It’s no secret that Canadian so-called supply management marketing board policies are a destructive relic from the 1970s. Frontier, along with several other Canadian think tanks has written extensively how they artificially raise prices for consumers while prohibiting the industry from taking advantage of growing markets for quality foods. One of the seminal achievements of Manitoba’s Filmon Government during the 1990s was the decision to free up the provincial pork market. Professor Milton Boyd wrote the following in an early Frontier commentary entitled Are Marketing Board’s Yesterday’s Ideas:
A few years ago, Manitoba provided a sterling example of how to restore markets when it threw out restrictive rules on pork marketing. These rules had allowed the Pork Marketing Board to set the price above market levels, and discouraged processors because they could face a restricted, uncertain, or expensive supply of pork. Following deregulation and restoration of the marketplace, both new and existing pork processors more than doubled production and the pork industry took off. The result is a Manitoba agricultural economy that is much more prosperous and diversified.
Manitoba, of course, benefited by securing massive investments in pork processing – particularly in Brandon – by moving to take something economists call the “first mover advantage” which the Pearson Group defines in the following way:
The basis of first-mover advantage is simple: by being the first to enter a new market, the business gains an advantage over its actual and potential rivals. This is true whether the business is seeking to develop new geographical/demographic markets or segments for existing products, or whether it is seeking to introduce new products to its existing market segments. If the business is first into a market, so the thinking goes, it can establish what the military thinkers would call ‘defensible ground’. First, it can capture market share much more easily without having to worry about rivals trying to capture the same customers. Second, when the rivals do come along – as they inevitably will – the first-mover and its management team will have advantages in the ensuing competition, such as familiar products, brand loyalty, the best retail outlets, up-and-running distribution systems, and so on. By beating rivals into the market, the first-mover can consolidate its position and compete more effectively, not only defending its previously acquired share but even continuing to expand.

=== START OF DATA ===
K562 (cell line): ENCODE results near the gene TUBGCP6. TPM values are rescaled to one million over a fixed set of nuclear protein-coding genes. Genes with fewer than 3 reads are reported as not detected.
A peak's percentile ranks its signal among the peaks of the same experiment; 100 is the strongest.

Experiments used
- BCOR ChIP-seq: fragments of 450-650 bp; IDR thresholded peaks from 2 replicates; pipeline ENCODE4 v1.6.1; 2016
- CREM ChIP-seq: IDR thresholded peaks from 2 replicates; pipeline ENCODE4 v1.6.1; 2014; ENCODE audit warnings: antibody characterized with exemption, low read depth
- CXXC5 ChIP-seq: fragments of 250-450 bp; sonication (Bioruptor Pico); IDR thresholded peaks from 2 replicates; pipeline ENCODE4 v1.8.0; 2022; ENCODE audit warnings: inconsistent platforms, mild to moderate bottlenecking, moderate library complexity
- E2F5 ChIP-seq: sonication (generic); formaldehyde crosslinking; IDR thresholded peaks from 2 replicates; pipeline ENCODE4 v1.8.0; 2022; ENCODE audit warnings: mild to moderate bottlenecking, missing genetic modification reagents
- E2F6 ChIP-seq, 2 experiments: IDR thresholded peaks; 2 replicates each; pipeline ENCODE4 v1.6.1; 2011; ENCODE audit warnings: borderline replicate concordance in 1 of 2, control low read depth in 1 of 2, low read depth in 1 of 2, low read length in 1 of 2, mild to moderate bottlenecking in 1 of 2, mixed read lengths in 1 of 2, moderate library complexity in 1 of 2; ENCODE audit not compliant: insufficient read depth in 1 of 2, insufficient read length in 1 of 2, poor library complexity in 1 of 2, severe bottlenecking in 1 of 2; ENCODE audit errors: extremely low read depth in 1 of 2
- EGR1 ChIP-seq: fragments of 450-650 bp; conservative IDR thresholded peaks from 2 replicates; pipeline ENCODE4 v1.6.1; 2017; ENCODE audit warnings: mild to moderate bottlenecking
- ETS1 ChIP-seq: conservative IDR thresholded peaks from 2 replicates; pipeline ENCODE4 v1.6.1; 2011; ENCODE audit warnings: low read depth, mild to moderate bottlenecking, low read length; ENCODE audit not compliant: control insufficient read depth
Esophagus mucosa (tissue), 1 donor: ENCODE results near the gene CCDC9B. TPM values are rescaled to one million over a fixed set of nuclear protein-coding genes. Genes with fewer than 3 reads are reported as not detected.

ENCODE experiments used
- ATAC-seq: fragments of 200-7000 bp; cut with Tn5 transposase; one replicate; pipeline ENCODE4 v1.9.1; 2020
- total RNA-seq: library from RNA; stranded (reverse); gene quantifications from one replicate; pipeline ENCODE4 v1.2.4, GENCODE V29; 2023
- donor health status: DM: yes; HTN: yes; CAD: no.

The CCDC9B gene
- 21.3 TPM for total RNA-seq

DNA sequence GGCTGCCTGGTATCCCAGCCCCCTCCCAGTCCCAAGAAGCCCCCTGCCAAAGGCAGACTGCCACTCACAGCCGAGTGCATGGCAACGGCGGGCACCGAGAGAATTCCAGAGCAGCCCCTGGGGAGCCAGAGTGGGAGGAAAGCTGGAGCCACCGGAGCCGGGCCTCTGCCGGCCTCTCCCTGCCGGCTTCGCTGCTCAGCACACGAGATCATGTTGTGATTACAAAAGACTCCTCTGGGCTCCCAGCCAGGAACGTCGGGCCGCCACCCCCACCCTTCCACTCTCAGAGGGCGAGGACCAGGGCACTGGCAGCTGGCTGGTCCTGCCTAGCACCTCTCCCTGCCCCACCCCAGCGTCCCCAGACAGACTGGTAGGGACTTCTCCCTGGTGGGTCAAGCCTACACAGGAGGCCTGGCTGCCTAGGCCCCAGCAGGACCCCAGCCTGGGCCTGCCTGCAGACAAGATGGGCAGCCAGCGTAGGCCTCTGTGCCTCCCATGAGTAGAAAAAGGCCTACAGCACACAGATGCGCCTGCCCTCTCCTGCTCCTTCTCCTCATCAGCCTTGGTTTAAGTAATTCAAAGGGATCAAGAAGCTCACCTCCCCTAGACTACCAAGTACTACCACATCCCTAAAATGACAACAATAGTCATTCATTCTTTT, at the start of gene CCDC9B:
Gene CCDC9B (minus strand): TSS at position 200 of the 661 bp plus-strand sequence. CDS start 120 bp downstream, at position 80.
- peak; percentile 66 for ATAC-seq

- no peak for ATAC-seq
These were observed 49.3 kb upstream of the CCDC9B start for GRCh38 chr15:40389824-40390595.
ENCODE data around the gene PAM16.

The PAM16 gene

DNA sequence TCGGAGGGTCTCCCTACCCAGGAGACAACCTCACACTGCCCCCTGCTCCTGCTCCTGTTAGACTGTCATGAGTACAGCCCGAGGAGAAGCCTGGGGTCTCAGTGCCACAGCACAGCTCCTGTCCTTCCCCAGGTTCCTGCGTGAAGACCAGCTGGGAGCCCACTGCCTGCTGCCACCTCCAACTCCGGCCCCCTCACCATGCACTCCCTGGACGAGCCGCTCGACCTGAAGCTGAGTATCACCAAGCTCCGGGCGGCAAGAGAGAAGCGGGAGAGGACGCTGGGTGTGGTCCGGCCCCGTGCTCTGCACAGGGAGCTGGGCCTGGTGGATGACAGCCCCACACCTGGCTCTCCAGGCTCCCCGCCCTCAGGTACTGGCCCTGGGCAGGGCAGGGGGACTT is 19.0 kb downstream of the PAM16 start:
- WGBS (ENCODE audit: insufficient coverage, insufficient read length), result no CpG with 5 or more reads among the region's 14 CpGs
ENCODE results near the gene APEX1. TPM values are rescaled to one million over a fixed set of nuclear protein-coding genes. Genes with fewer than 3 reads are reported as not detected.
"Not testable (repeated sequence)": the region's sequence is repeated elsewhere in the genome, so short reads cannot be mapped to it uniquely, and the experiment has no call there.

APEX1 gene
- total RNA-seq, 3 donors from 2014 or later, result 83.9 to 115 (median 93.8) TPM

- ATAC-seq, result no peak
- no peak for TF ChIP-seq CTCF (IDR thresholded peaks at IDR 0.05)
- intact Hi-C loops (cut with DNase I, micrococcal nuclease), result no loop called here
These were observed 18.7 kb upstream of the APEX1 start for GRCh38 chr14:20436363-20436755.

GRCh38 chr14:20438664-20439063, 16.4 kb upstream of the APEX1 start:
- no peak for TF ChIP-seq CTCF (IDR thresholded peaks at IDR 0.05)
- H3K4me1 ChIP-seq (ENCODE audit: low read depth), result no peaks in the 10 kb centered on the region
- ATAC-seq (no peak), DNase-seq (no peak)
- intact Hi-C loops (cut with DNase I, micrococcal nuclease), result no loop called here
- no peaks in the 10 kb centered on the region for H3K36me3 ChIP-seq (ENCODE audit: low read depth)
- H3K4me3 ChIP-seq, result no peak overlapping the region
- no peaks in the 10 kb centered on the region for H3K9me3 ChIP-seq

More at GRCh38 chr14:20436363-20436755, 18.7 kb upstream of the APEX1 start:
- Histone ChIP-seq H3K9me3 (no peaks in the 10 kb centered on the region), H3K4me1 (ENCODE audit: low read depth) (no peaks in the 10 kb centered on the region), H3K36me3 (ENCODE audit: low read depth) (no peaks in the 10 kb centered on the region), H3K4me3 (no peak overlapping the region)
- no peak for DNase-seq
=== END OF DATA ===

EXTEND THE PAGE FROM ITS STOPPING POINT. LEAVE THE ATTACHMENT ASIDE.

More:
In other words, had Alberta moved to liberate pork marketing in that province before Manitoba, it would have gained the massive investments in processing, including new jobs, facilities and related spin-offs that eventually benefited the Keystone Province. So fast forward to a recent article published in the pre-eminent agriculture publication of Western Canada – the Western Producer. Entitled Alberta withdraws from national quota allocation deal, it reveals that the Alberta Chicken Producers have given notice that they will be exiting the national chicken marketing cartel. What does this crack in the dam mean? Look for the growth and development of Canadian poultry production to occur in Alberta who are effectively moving to gain first mover advantage in this market. Like Manitoba pork in the 1990s expect Alberta to become the chicken marketing and production power in the future as the supply marketing monolith collapses going forward. It’s very likely since the federal government is keen to join the Trans-Pacific Trade Agreement which will enable access for Canadian producers to rapidly growing global markets for dairy and poultry products.